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12.1: Defining Modernity

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    • Keith Chan

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    What defines modern Homo sapiens when compared to archaic Homo sapiens? Modern humans, like you and me, have a set of derived traits that are not seen in archaic humans or any other hominin. As with other transitions in hominin evolution, such as increasing brain size and bipedal ability, modern traits do not appear fully formed or all at once. In other words, the first modern Homo sapiens was not just born one day from archaic parents. The traits common to modern Homo sapiens appeared in a mosaic manner: gradually and out of sync with one another. There are two areas to consider when tracking the complex evolution of modern human traits. One is the physical change in the skeleton. The other is behavior inferred from the size and shape of the cranium and material culture evidence.

    Skeletal Traits

    The skeleton of modern Homo sapiens is less robust than that of archaic Homo sapiens. In other words, the modern skeleton is gracile, meaning that the structures are thinner and smoother. Differences related to gracility in the cranium are seen in the braincase, the face, and the mandible. There are also broad differences in the rest of the skeleton.

    Cranial Traits

    A rounded skull facing a robust skull with sloping forehead.
    Figure 12.2: Comparison between modern (left) and archaic (right) Homo sapiens skulls. Note the overall gracility of the modern skull, as well as the globular braincase. Credit: Modern human and Neanderthal original to Explorations: An Open Invitation to Biological Anthropology by Mary Nelson is under a CC BY-NC 4.0 License.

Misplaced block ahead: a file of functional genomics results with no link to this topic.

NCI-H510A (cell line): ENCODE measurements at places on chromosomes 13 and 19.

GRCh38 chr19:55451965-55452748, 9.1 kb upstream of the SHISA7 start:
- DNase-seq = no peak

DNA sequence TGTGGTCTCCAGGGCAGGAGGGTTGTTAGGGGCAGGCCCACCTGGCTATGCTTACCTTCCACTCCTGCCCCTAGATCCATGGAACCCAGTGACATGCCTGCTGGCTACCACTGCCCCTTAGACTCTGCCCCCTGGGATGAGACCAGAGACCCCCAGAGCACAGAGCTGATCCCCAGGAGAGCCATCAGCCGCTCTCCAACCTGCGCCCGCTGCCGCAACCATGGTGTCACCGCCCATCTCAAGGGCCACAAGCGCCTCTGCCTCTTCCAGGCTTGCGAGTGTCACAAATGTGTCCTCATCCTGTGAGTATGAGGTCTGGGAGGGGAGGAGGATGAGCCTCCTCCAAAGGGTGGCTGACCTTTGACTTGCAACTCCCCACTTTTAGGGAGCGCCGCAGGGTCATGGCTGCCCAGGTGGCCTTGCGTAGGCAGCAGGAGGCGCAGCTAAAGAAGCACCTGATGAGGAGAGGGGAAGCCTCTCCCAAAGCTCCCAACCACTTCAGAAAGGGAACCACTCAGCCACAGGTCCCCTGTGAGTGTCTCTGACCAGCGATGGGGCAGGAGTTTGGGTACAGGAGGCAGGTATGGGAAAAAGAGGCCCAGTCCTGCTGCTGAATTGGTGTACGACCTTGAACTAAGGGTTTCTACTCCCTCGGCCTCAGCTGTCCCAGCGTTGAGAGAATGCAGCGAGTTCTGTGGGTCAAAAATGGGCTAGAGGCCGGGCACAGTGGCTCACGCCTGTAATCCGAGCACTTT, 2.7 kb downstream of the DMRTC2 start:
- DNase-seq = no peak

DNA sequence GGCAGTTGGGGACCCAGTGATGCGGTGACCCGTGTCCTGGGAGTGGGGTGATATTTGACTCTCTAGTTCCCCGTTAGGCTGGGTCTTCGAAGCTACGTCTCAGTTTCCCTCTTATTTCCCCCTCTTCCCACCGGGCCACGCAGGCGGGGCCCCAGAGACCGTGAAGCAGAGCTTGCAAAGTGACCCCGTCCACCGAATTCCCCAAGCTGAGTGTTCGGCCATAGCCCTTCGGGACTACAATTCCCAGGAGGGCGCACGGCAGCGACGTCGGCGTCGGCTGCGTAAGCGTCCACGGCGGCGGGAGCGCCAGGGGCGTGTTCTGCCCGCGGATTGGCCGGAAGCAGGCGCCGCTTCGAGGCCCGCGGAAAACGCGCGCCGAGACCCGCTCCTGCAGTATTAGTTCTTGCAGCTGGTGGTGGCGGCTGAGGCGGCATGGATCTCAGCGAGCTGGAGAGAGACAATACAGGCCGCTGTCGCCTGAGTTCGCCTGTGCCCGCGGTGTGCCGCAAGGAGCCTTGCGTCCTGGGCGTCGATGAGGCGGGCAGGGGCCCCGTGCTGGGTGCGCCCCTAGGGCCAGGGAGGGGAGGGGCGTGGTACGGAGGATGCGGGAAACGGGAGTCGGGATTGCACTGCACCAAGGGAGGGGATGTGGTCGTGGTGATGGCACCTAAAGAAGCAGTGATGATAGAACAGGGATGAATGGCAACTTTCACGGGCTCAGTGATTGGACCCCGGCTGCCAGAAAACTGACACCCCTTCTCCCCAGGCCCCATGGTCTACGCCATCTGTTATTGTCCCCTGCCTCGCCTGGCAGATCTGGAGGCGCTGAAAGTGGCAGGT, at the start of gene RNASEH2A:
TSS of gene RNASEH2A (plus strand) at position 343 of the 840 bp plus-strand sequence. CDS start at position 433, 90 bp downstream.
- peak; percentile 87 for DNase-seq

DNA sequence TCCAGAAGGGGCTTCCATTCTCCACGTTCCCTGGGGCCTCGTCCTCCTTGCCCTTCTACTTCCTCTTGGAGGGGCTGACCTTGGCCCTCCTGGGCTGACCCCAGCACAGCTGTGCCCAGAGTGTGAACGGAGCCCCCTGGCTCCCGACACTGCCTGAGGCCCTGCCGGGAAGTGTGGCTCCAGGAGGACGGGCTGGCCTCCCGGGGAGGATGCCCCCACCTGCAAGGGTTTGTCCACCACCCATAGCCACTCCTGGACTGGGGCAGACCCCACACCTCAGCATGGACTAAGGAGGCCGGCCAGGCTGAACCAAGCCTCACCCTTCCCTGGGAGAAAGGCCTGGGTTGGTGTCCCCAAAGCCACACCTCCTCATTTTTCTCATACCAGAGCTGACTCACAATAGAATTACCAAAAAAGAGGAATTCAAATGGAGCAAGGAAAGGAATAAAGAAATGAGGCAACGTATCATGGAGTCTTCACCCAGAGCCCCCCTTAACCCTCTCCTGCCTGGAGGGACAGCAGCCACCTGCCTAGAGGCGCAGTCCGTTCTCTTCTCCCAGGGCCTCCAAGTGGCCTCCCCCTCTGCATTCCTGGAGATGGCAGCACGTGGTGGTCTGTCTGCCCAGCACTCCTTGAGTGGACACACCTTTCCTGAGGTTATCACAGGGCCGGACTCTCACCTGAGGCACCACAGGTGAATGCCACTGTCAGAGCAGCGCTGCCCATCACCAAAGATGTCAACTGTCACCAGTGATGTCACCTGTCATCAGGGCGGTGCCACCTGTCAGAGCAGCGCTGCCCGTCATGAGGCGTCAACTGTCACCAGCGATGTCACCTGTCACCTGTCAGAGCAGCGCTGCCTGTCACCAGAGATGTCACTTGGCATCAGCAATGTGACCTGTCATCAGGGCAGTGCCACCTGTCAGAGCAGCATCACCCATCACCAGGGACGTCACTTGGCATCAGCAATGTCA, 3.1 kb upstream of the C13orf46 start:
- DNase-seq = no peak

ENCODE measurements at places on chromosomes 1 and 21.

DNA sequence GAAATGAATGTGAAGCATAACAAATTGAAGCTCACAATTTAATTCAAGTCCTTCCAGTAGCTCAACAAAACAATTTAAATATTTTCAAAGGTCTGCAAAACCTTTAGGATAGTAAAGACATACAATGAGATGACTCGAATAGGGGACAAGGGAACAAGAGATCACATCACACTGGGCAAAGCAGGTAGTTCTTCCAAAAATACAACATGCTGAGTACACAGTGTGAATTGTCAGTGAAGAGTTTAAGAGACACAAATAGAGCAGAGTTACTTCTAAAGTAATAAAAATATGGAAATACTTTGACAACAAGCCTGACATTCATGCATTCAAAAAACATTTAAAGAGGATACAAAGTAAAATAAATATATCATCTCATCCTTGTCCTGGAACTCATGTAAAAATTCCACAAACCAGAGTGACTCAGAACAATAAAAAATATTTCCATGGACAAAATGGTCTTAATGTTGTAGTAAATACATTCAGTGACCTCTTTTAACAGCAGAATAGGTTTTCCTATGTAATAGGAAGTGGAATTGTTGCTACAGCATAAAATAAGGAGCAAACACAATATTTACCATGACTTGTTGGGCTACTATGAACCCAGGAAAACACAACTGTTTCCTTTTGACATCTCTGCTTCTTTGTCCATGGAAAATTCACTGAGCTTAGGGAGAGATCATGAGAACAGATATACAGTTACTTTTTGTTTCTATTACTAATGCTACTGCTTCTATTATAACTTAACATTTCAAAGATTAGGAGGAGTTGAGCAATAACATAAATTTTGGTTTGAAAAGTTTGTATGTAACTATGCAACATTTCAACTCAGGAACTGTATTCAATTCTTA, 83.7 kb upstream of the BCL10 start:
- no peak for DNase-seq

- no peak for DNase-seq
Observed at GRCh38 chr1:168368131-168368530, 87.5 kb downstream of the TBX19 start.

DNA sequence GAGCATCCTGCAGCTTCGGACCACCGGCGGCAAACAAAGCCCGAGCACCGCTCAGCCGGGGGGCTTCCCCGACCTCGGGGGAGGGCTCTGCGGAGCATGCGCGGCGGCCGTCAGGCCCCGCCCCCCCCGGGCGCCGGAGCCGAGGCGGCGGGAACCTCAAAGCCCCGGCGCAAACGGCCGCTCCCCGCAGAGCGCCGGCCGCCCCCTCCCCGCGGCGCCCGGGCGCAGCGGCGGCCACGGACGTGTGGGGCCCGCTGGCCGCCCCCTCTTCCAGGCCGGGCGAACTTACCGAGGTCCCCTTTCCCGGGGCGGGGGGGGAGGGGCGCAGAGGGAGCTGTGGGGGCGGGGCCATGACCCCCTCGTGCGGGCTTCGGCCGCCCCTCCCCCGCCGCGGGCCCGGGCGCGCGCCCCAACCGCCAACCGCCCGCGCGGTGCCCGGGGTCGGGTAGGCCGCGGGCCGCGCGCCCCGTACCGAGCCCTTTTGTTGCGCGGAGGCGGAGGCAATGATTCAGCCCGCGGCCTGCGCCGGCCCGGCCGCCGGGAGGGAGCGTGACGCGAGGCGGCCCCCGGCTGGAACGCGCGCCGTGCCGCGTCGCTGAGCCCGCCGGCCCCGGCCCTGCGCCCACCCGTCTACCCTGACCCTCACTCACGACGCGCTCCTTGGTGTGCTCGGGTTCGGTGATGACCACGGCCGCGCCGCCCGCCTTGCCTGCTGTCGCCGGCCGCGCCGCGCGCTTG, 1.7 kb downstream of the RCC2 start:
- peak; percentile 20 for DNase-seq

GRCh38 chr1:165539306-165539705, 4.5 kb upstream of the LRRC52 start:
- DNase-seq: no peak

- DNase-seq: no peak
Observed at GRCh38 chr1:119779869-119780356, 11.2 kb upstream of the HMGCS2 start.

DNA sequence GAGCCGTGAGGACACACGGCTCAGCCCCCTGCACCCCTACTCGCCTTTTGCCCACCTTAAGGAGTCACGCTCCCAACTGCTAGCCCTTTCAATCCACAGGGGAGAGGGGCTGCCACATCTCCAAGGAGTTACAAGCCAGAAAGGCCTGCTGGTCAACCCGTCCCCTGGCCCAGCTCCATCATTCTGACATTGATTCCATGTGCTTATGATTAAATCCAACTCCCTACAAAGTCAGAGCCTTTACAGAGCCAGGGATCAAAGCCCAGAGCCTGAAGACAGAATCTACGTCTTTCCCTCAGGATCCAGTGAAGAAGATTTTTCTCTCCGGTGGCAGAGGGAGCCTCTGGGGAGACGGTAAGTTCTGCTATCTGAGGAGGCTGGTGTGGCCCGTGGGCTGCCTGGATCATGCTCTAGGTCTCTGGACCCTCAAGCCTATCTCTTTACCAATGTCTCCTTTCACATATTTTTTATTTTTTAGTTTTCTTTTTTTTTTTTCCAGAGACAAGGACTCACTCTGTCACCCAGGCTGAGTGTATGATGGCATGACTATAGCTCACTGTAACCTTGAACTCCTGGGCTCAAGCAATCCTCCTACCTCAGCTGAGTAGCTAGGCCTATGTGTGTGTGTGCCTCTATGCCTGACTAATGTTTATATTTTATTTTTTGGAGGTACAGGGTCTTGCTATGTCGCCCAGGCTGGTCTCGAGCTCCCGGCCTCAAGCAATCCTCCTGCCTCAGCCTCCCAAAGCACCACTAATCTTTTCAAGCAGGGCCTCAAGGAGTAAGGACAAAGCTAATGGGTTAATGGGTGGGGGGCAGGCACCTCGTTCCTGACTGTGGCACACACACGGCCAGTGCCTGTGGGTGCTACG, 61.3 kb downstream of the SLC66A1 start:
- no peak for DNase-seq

Several elements of the braincase differ between modern and archaic Homo sapiens. Overall, the shape is much rounder, or more globular, on a modern skull (Lieberman, McBratney, and Krovitz 2002; Neubauer, Hublin, and Gunz 2018; Pearson 2008; Figure 12.2). You can feel the globularity of your own modern human skull. Feel the height of your forehead with the palm of your hand. Viewed from the side, the tall vertical forehead of a modern Homo sapiens stands out when compared to the sloping archaic version. This is because the frontal lobe of the modern human brain is larger than the one in archaic humans, and the skull has to accommodate the expansion. The vertical forehead reduces a trait that is common to all other hominins: the brow ridge or supraorbital torus. The parietal lobes of the brain and the matching parietal bones on either side of the skull both bulge outward more in modern humans. At the back of the skull, the archaic occipital bun is no longer present. Instead, the occipital region of the modern human cranium has a derived tall and smooth curve, again reflecting the globular brain inside.

    The trend of shrinking face size across hominins reaches its extreme with our species as well. The facial bones of a modern Homo sapiens are extremely gracile compared to all other hominins (Lieberman, McBratney, and Krovitz 2002). Continuing a trend in hominin evolution, technological innovations kept reducing the importance of teeth in reproductive success (Lucas 2007). As natural selection favored smaller and smaller teeth, the surrounding bone holding these teeth also shrank.

    Related to smaller teeth, the mandible is also gracile in modern humans when compared to archaic humans and other hominins. Interestingly, our mandibles have pulled back so far from the prognathism of earlier hominins that we gained an extra structure at the most anterior point, called the mental eminence. You know this structure as the chin. At the skeletal level, it resembles an upside-down “T” at the centerline of the mandible (Pearson 2008). Looking back at archaic humans, you will see that they all lack a chin. Instead, their mandibles curve straight back without a forward point. What is the chin for and how did it develop? Flora Gröning and colleagues (2011) found evidence of the chin’s importance by simulating physical forces on computer models of different mandible shapes. Their results showed that the chin acts as structural support to withstand strain on the otherwise gracile mandible.

    Postcranial Gracility

    Two complete skeletons. The left is taller with a thinner frame.